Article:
Writing in the January issue of Pig World, Shane McAuliffe, whose family produces 50,000 pigs per year for the Truly Irish brand, sets out where the Irish pig stands at the start of a new year.
With the horrors of 2022 behind us, Irish pig farmers saw a return to profitability by April of this year.
Of course, when I say profitability, I refer to filling the big black hole from 2022. However, starting from the end of September, we have seen the price drop seven times in 10 weeks, which has left many farmers in a state of shock.
Farmers have amassed a huge level of debt and, as we must always strive for greater sustainability, we also need to invest money back into our farms. With this huge level of uncertainty, one must ask how many more pig farmers will go out of business before we are guaranteed fairness in the supply chain?
Just before Christmas, Ireland’s long-awaited Agri Food Regulator, An Rialálaí Agraibhia was formally been established. This new independent authority is hoped to bring fairness and transparency to the agricultural and food supply chain.
No-one involved with the pig sector was appointed to the board, although my father was shortlisted. With his direct experience of working with primary and secondary processors and retailers, he would have been a valuable addition.
Speaking of investment, the TAMS 3 Pig and Poultry Investment Scheme opened up in April for applications. Grant aid for this scheme will be paid at a rate of 40% up to an expenditure ceiling of €500,000.
Eligible investments range from upgrades to feed & ventilation systems, to building new free farrowing housing. Irish pork already has the lowest carbon footprint in the EU, and, undoubtedly, these investments would help us improve on our sustainability journey – but if farmers do not see a future for their business they are not going to invest.
The Pig Census from the Central Statistics Office shows we have the lowest pig numbers in Ireland in 35 years (137,000 sows), a direct result of the losses faced in 2022.
Despite the challenges production efficiency is improving. The Teagasc National Pig Herd Performance report for 2022, shows that the average Irish sow procures 14.81 pigs born alive per litter and 27.4 pigs per year, with the top 25% averaging 30.3. FCE from weaning to sale is 2.45, with the top 25% at 2.28.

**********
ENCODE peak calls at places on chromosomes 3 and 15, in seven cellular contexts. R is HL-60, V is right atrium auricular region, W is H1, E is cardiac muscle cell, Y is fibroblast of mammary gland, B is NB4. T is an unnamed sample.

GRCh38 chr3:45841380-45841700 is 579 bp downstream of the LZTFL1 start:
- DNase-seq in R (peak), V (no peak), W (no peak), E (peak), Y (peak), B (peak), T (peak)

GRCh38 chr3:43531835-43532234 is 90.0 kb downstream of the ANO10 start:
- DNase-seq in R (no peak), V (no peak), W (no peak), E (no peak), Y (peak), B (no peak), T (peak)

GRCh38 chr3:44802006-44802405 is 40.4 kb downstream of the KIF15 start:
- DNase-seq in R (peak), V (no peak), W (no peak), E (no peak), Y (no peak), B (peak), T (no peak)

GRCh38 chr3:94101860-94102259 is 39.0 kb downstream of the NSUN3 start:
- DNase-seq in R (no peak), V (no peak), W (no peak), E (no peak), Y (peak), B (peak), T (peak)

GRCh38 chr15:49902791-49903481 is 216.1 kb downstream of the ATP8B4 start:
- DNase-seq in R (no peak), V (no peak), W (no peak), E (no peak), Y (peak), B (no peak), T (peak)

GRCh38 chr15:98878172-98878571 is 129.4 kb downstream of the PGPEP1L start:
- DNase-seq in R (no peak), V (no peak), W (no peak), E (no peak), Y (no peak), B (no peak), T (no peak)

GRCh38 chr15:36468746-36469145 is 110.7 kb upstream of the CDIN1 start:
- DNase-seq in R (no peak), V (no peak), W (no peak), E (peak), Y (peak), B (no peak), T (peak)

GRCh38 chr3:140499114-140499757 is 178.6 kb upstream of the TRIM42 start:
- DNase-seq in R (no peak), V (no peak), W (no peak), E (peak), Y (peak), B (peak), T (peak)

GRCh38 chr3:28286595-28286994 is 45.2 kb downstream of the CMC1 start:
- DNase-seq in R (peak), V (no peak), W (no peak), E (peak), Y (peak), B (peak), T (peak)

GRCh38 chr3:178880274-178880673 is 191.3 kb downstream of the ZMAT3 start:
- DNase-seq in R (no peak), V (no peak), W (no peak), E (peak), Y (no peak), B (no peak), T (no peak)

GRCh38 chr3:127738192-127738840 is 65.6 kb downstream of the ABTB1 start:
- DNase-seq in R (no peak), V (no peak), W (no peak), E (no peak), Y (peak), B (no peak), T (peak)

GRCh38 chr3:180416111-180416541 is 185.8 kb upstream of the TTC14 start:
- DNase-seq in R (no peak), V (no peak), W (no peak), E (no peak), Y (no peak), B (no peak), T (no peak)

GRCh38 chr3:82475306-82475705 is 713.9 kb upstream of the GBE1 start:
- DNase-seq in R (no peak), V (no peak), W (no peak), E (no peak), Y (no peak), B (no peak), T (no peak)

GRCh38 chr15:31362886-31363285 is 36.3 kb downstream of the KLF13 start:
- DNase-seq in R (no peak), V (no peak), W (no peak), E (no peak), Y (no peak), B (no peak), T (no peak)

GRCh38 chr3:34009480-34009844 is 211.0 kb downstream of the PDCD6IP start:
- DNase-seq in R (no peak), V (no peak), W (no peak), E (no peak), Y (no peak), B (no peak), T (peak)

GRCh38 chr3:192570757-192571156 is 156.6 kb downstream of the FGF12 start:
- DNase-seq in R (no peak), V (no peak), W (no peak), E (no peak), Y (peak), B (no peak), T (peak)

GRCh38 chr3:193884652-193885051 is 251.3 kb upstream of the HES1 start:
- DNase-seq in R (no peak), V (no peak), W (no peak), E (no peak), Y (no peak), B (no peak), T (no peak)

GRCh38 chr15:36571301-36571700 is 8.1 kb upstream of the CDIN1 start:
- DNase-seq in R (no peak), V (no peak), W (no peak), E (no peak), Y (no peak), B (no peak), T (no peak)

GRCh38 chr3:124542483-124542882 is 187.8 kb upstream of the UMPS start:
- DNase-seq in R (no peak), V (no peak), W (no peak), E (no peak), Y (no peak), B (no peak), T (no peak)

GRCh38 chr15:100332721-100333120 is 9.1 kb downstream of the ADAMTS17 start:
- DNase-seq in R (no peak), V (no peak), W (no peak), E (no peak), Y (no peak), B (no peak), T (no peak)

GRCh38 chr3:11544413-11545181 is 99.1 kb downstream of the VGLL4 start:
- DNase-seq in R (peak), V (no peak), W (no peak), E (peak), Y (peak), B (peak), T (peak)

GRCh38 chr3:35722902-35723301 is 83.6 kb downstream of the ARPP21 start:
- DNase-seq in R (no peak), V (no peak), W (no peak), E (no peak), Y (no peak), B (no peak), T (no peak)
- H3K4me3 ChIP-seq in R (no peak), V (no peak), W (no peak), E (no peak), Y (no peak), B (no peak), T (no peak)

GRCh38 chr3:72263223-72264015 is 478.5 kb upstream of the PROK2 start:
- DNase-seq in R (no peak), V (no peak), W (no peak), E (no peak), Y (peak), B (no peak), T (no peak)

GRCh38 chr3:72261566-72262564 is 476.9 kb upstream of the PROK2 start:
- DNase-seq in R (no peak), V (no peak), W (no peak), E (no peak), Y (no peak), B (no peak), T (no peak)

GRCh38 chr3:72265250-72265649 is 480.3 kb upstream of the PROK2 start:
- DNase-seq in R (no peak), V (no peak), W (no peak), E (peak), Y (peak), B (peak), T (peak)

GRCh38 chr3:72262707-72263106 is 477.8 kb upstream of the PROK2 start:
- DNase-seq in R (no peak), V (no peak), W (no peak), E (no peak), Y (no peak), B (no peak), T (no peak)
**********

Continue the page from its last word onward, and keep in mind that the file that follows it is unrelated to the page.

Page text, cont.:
The full report can be viewed on the Teagasc website, where you’ll also find many publications and events Teagasc were involved in this year, including the Pig Open Day in May and the National Pig Farmers Conference in October.
The latest figures from Teagasc show the average price for pigs in 2023 was €2.24/kg, with margin over feed at 69 cents/kg. Towards the end of the year, 3.48 million pigs had been slaughtered, down 9.3% on 2022. Exports from January to September show volumes were down 17%, with China down 7%.
Our National Pig HealthCheck Programme from Animal Health Ireland has published its latest results, and for another continuous year, Irish pig farms have a higher Biocheck biosecurity score, at 76%, split between an external biosecurity score of 83% and an internal biosecurity score of 69%. Antimicrobial usage for 2022 ranked at 54.32mg/kg, down from 83.07mg/kg in 2021, testament to the excellent work being done by stakeholders across the industry.
During 2023, I made an effort to spent more time visiting secondary schools to speak to Agricultural Science students about pig production in Ireland. It’s always a very worthwhile and enjoyable experience and I recommend farmers in any country to try and get involved – after all, these young people are the consumers of the future.
Thank-you to Young NPA, who invited me to York in November to speak at their national event. It’s always fantastic to meet up with friends in the UK pig sector.
I was also lucky enough to be taken to Taiwan in September by HIPRA to give my ‘5 best practice recommendations’ to Taiwanese pig farmers at an exciting event in the city of Tainan. And I was a speaker in June at Iowa State University’s Iowa Swine Day, where I spoke about reducing the carbon footprint of European pork.
Indeed, I look forward to a further lower footprint of our own pork here at home in 2024 as we invest in solar panels!
- As well being a pig farmer in Co Kerry, Shane is a former secretary of the Irish Pig Health Society and the Irish branch of the European Pig Producers, and sits on the Irish Farmers’ Association’s Animal Health Committee. He is also a part-time university lecturer in Agricultural Sciences.
- Follow @ShaneMcAuliffe1